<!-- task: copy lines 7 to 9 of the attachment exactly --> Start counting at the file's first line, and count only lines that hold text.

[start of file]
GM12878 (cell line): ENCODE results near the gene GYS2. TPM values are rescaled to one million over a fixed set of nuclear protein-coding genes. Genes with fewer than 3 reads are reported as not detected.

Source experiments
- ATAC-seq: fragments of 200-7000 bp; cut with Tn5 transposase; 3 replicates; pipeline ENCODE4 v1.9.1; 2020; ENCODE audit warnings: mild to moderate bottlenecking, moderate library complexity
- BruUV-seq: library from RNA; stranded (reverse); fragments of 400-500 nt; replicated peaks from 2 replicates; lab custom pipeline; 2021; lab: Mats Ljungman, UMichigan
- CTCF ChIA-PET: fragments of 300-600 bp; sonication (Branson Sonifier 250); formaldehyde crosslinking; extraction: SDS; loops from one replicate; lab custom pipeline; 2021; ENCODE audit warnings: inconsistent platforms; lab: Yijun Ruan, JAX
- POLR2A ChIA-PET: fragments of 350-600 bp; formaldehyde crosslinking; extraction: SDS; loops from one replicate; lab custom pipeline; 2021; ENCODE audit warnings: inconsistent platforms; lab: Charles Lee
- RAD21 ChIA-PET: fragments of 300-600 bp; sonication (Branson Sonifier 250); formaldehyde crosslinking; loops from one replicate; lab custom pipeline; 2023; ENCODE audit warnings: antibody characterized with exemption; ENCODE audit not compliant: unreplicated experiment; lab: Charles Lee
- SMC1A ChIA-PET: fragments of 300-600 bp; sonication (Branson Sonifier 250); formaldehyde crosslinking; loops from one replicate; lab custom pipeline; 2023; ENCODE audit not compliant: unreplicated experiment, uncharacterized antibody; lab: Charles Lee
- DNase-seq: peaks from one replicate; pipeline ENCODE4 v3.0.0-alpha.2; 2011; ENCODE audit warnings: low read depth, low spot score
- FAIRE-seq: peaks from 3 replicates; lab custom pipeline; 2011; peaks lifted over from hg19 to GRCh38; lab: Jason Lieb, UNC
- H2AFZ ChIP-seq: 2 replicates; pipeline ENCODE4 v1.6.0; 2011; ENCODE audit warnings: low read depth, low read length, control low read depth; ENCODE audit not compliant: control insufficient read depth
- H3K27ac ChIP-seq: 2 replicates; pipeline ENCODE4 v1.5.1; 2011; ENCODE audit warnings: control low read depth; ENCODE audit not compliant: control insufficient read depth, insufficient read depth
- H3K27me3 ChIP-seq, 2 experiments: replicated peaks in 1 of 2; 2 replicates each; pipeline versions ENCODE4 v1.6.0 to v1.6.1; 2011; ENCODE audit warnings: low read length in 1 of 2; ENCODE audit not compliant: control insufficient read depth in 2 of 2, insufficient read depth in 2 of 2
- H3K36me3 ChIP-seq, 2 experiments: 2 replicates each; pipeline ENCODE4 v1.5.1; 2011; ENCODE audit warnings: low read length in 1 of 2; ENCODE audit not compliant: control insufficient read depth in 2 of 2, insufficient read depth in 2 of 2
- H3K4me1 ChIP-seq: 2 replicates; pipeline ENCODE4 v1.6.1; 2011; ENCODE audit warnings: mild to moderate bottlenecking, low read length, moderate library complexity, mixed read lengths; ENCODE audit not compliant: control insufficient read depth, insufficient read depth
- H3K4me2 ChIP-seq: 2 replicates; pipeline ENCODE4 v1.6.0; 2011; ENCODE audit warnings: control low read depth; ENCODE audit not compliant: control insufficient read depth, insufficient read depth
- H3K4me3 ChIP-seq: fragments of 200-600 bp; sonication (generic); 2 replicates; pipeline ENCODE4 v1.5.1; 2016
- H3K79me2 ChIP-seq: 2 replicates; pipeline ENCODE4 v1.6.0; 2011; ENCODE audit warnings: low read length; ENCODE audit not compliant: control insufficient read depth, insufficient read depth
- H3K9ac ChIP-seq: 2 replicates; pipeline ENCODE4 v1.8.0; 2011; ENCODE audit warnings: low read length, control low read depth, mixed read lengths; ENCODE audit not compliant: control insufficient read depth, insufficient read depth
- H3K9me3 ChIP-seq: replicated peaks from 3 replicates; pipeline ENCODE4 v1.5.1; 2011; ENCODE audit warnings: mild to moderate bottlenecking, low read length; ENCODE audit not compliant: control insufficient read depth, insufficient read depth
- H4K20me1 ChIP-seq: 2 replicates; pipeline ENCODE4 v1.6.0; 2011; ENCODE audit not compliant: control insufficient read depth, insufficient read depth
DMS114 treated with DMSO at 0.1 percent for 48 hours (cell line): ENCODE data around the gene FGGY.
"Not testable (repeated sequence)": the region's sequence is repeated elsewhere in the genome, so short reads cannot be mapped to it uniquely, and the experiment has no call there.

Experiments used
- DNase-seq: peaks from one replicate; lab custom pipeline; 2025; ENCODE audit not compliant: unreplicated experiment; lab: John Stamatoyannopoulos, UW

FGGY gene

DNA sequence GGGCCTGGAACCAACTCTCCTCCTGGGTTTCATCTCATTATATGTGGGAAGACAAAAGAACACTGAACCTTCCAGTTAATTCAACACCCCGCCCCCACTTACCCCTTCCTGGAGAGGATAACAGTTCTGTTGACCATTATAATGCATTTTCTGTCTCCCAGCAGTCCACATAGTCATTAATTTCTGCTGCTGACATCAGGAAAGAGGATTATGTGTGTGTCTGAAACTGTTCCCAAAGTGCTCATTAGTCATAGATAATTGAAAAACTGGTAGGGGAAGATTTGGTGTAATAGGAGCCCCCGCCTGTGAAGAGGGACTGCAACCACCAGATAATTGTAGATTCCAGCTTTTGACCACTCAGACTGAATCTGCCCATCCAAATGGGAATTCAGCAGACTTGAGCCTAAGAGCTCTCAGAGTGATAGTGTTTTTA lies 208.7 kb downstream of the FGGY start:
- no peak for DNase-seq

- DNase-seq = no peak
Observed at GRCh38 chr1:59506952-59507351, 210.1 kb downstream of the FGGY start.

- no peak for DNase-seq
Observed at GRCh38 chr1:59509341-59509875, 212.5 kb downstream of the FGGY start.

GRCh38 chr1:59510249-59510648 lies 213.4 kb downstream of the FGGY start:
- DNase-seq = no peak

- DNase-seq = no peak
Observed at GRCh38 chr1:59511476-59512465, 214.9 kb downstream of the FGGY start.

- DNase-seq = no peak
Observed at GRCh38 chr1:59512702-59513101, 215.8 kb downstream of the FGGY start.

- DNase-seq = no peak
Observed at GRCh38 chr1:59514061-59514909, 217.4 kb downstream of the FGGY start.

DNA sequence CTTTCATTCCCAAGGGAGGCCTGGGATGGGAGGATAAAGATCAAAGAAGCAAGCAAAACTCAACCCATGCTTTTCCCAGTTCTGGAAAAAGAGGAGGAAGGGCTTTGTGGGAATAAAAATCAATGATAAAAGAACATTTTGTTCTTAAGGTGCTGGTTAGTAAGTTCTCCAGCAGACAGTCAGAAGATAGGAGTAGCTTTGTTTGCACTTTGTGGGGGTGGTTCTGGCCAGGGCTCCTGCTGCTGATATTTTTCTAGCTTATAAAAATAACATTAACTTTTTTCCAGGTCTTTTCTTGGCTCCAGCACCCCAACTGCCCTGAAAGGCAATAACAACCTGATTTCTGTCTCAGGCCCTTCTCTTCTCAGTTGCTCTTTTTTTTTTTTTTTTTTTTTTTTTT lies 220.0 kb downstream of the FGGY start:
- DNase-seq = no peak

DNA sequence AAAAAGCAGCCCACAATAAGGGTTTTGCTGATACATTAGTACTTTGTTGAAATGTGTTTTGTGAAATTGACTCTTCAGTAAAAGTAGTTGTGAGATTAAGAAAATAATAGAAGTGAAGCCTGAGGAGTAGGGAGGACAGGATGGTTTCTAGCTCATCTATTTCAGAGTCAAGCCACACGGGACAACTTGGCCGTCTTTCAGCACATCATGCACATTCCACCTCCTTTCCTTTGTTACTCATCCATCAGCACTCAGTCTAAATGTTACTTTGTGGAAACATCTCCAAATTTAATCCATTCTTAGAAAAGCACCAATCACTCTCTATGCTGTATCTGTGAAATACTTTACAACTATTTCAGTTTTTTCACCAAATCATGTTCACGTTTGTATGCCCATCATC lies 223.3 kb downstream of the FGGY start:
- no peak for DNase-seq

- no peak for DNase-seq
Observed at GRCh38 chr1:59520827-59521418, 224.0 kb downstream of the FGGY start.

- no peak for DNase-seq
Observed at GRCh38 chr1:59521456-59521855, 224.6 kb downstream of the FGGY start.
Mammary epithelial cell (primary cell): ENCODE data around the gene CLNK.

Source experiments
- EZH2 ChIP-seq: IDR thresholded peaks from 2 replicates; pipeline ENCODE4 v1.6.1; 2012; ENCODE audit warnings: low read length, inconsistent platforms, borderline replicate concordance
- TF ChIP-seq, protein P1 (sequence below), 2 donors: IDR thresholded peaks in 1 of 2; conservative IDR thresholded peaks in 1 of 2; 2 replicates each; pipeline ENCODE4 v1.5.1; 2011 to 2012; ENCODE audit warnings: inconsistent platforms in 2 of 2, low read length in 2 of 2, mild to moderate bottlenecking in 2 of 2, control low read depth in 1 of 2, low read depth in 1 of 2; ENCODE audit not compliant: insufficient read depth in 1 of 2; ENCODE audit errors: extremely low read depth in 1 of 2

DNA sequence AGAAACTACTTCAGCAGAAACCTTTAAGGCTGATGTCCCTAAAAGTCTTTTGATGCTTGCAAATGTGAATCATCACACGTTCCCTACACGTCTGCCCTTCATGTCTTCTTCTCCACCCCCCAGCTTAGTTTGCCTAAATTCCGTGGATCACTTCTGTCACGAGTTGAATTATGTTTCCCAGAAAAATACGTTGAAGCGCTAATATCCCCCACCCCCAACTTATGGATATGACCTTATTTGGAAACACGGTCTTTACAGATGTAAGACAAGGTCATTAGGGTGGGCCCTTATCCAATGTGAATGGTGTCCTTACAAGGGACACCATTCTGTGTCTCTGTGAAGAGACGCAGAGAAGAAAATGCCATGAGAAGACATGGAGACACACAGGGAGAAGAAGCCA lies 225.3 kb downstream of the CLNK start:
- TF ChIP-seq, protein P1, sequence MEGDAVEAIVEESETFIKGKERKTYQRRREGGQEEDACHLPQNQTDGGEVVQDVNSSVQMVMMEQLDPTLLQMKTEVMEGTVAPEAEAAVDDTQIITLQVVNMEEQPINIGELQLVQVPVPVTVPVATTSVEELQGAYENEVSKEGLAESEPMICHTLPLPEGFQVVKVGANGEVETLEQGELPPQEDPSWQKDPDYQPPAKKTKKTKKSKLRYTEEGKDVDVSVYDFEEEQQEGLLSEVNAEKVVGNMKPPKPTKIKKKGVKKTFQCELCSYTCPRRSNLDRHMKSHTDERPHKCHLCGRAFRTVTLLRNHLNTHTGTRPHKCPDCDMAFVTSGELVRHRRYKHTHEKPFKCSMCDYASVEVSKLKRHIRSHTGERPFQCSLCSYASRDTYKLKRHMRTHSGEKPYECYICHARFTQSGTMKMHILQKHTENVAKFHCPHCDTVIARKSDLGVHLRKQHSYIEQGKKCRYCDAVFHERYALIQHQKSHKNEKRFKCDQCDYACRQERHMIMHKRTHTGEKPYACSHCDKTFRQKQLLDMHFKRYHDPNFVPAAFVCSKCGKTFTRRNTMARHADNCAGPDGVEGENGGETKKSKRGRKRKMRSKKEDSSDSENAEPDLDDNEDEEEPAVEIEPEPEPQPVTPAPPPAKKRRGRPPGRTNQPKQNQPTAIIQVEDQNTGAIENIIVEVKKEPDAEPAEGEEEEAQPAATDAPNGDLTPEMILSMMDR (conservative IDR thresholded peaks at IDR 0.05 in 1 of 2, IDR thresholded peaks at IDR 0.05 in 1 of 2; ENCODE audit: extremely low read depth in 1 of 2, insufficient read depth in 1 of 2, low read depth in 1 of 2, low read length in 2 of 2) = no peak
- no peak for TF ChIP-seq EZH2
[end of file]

- RAD21 ChIA-PET: fragments of 300-600 bp; sonication (Branson Sonifier 250); formaldehyde crosslinking; loops from one replicate; lab custom pipeline; 2023; ENCODE audit warnings: antibody characterized with exemption; ENCODE audit not compliant: unreplicated experiment; lab: Charles Lee
- SMC1A ChIA-PET: fragments of 300-600 bp; sonication (Branson Sonifier 250); formaldehyde crosslinking; loops from one replicate; lab custom pipeline; 2023; ENCODE audit not compliant: unreplicated experiment, uncharacterized antibody; lab: Charles Lee
- DNase-seq: peaks from one replicate; pipeline ENCODE4 v3.0.0-alpha.2; 2011; ENCODE audit warnings: low read depth, low spot score